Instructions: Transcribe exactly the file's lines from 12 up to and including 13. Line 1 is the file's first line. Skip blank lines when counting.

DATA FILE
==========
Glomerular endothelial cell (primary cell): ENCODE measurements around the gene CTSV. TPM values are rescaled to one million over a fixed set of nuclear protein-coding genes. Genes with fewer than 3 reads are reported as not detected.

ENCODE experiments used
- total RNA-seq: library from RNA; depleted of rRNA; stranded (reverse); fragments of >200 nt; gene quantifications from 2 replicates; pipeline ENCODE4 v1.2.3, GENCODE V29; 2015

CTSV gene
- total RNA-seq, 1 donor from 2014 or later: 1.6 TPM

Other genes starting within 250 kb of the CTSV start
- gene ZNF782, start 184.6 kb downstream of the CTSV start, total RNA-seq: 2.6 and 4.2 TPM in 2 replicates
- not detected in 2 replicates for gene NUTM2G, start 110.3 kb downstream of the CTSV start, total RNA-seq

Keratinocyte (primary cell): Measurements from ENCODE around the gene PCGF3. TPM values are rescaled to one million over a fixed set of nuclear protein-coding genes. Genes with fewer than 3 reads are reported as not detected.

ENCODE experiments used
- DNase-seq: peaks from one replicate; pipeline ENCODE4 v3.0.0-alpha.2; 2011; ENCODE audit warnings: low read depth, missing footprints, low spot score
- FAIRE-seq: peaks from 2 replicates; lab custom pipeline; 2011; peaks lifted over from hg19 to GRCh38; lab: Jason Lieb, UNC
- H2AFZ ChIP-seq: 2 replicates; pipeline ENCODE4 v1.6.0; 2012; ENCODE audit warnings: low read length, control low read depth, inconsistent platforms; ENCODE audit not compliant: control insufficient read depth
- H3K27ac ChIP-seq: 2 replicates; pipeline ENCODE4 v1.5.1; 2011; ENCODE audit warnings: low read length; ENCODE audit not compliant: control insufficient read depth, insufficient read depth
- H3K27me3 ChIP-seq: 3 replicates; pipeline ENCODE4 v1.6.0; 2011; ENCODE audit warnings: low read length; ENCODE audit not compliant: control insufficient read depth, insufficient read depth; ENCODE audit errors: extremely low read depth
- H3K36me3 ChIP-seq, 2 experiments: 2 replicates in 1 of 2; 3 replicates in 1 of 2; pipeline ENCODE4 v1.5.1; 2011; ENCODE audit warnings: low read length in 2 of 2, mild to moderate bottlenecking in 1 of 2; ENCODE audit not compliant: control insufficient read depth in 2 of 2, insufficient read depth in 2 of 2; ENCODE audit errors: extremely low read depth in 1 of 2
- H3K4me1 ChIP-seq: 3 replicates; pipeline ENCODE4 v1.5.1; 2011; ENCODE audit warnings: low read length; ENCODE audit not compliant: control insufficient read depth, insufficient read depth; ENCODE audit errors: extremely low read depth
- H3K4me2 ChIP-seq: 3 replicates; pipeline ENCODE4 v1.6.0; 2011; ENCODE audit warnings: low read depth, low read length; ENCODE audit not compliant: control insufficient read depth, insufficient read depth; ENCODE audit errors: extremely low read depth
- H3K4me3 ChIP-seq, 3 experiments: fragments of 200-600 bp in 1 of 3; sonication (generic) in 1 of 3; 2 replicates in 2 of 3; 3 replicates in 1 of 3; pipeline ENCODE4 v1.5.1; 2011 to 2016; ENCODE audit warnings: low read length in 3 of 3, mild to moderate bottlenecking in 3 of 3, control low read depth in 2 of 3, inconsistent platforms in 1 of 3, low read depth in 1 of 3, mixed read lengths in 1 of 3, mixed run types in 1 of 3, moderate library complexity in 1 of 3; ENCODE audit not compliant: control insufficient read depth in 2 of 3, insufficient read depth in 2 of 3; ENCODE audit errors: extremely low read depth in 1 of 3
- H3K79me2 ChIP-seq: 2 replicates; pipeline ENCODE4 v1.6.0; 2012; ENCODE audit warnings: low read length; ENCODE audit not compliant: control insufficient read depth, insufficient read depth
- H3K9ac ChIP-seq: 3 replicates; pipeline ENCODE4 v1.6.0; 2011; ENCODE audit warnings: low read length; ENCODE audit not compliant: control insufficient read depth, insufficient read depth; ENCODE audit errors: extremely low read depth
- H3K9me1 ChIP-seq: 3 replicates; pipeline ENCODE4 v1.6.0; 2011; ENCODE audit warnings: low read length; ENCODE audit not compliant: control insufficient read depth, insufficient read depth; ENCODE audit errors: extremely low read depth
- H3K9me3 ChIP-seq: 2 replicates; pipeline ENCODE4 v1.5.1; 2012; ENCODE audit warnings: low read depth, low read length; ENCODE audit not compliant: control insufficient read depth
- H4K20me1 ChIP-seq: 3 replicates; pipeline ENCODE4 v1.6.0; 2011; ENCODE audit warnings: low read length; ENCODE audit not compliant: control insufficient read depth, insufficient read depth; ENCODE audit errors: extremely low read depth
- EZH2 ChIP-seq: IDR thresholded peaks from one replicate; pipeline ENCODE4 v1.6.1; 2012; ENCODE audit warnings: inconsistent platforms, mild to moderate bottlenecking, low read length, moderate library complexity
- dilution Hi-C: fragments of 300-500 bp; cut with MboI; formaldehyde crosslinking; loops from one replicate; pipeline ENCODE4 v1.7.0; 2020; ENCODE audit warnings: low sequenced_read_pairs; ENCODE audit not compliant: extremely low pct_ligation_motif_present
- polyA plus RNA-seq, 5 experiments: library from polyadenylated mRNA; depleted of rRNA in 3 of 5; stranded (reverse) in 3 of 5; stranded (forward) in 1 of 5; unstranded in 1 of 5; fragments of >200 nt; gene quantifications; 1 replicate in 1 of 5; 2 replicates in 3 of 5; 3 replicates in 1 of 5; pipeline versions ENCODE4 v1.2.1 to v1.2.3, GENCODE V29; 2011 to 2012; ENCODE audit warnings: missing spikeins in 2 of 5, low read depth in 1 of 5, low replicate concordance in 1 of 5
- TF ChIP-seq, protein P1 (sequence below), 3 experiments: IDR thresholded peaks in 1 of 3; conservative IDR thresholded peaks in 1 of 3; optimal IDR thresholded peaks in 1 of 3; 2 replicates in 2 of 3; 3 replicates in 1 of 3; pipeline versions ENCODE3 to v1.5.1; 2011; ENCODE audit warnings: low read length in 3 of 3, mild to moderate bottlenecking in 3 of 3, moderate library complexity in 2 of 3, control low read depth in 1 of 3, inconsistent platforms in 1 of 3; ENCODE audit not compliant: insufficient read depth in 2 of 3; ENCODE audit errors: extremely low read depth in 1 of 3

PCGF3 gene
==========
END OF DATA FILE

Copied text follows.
- FAIRE-seq: peaks from 2 replicates; lab custom pipeline; 2011; peaks lifted over from hg19 to GRCh38; lab: Jason Lieb, UNC
- H2AFZ ChIP-seq: 2 replicates; pipeline ENCODE4 v1.6.0; 2012; ENCODE audit warnings: low read length, control low read depth, inconsistent platforms; ENCODE audit not compliant: control insufficient read depth